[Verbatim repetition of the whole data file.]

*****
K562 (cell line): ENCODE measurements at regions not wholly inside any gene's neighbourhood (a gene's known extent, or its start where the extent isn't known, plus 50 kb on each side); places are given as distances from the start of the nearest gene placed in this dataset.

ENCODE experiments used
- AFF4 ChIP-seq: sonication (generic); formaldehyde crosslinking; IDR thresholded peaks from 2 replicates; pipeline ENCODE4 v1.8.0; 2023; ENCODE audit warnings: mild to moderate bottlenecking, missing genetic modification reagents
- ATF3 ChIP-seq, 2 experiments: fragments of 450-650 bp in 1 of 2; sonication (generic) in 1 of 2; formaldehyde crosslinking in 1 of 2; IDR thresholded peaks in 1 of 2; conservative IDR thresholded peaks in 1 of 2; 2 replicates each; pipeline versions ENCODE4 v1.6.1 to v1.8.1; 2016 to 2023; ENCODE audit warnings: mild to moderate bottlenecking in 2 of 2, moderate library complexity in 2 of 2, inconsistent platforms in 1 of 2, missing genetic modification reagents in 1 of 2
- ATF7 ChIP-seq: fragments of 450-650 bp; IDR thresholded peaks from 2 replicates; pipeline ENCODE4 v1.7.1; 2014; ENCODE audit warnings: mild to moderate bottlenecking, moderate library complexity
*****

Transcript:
K562 (cell line): ENCODE measurements at regions not wholly inside any gene's neighbourhood (a gene's known extent, or its start where the extent isn't known, plus 50 kb on each side); places are given as distances from the start of the nearest gene placed in this dataset.

ENCODE experiments used
- AFF4 ChIP-seq: sonication (generic); formaldehyde crosslinking; IDR thresholded peaks from 2 replicates; pipeline ENCODE4 v1.8.0; 2023; ENCODE audit warnings: mild to moderate bottlenecking, missing genetic modification reagents
- ATF3 ChIP-seq, 2 experiments: fragments of 450-650 bp in 1 of 2; sonication (generic) in 1 of 2; formaldehyde crosslinking in 1 of 2; IDR thresholded peaks in 1 of 2; conservative IDR thresholded peaks in 1 of 2; 2 replicates each; pipeline versions ENCODE4 v1.6.1 to v1.8.1; 2016 to 2023; ENCODE audit warnings: mild to moderate bottlenecking in 2 of 2, moderate library complexity in 2 of 2, inconsistent platforms in 1 of 2, missing genetic modification reagents in 1 of 2
- ATF7 ChIP-seq: fragments of 450-650 bp; IDR thresholded peaks from 2 replicates; pipeline ENCODE4 v1.7.1; 2014; ENCODE audit warnings: mild to moderate bottlenecking, moderate library complexity